This workshop is an extension of a wider project in which I’ve encouraged people of all ages to write letters without words (see Projects) and then developed the narrative of symbols further with each person. I have found it a fascinating and useful form of expression for people of all ages.
I’ve done this workshop a few times with children aged between 8 – 10 for the Inspiring Young Stars Charity:
- Discussion about symbols, language and communication
- Looking at examples of symbols and languages
- Drawing symbols for the people they know
- Making “Family Trees” out of these symbols by linking them up
- Writing letters without words
We discussed symbols and looked at various examples; pictographs, hieroglyphics, Chinese characters, Navajo symbols amongst others. We discussed what a symbol is and how it differs from a picture (tricky line as they very much overlap)
I asked them to draw symbols for the people they know and for themselves, to use single aspects to represent a whole and to use not only the physical aspects of people but their personalities, and actions that defined them. The kids found this difficult but I gave them examples – showing them symbols for my family on the board and then they took to it.
Then they made symbols different things and each put them up on the board so the others could guess what they were for. I emphasised that what made symbols so interesting and powerful what that everybody could read something different into them – and that a symbol can hold meaning for you without other people knowing what that is. I tried to manoeuvre them past the idea of ‘right’ and ‘wrong’ answers for these games.
Later I asked them to write letters without words. Letters to anybody, with something they wanted to say, using symbols. Some of them took the expressive side to this (very scribbly) but were able to identify the important marks in the ‘letter’ when asked. Others carefully created their own set of symbols (I had asked them to avoid as much as possible any symbol they already knew, like hearts and stars etc.)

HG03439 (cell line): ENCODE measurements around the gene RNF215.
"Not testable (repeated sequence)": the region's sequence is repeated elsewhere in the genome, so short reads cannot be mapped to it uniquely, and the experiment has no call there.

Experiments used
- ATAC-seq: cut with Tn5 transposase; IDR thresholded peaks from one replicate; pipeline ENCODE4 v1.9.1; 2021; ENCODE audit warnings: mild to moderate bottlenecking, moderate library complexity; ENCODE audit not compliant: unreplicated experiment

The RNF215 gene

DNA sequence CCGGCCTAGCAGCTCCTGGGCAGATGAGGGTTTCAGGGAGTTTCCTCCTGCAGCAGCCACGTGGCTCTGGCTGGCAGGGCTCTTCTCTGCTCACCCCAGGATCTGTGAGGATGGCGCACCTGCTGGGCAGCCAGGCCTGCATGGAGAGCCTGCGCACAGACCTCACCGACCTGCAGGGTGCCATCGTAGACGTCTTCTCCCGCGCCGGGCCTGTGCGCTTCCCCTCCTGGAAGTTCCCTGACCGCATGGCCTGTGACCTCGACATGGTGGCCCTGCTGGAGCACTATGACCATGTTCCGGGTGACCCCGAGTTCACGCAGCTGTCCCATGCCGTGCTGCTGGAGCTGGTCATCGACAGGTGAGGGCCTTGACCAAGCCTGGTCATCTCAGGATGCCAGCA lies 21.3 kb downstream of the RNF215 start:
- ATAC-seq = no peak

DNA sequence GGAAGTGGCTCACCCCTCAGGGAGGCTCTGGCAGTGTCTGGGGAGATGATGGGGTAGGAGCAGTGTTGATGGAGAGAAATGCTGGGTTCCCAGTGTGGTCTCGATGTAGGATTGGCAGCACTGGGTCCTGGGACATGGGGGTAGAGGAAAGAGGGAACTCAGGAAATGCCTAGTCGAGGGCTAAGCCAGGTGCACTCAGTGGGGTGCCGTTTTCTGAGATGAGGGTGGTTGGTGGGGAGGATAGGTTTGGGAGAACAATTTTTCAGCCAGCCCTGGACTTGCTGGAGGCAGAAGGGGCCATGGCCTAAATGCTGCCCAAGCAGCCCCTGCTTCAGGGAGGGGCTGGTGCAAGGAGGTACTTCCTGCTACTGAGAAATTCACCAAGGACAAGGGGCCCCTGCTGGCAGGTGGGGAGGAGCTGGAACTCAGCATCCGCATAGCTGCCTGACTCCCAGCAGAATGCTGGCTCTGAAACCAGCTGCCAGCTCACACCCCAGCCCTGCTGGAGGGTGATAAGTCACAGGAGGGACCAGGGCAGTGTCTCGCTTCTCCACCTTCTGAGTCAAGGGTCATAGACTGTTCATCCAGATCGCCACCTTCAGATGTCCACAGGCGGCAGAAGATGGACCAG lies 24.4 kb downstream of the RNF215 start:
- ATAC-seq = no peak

Very varied and interesting results – i’m very proud of them and now these are hanging up in the school. They all liked the idea of a secret language of their own which no-one else can read – though there were some who were desperate to tell what they had written anyway!
What they said about it:
“It was different than normal. I had never done this before. I learned about symbols and it was fun because i got to use my imagination”
“It was very interesting because… we had to think and draw”
“I made my own language”
“It was interesting to learn how to write in symbols. Now I learned it I can tell my friends”
“Interesting and strange because you had to represent things in strange ways”
I’m very happy with their comments which show an expanded understanding of the ways of communication and representation (after all, representing things ‘strangely’ is a large part of being an artist – seeing well worn images in new ways and finding individual ways to represent them). At the beginning of the class the kids seemed to believe that art and thinking didn’t go together… by the end you can see that they have come to understand the consideration and contemplation that can go into visual communication. They also took to the idea of making their own language which is fantastic as, whether in literature, performance or the visual arts each persons creativity searches for its own language.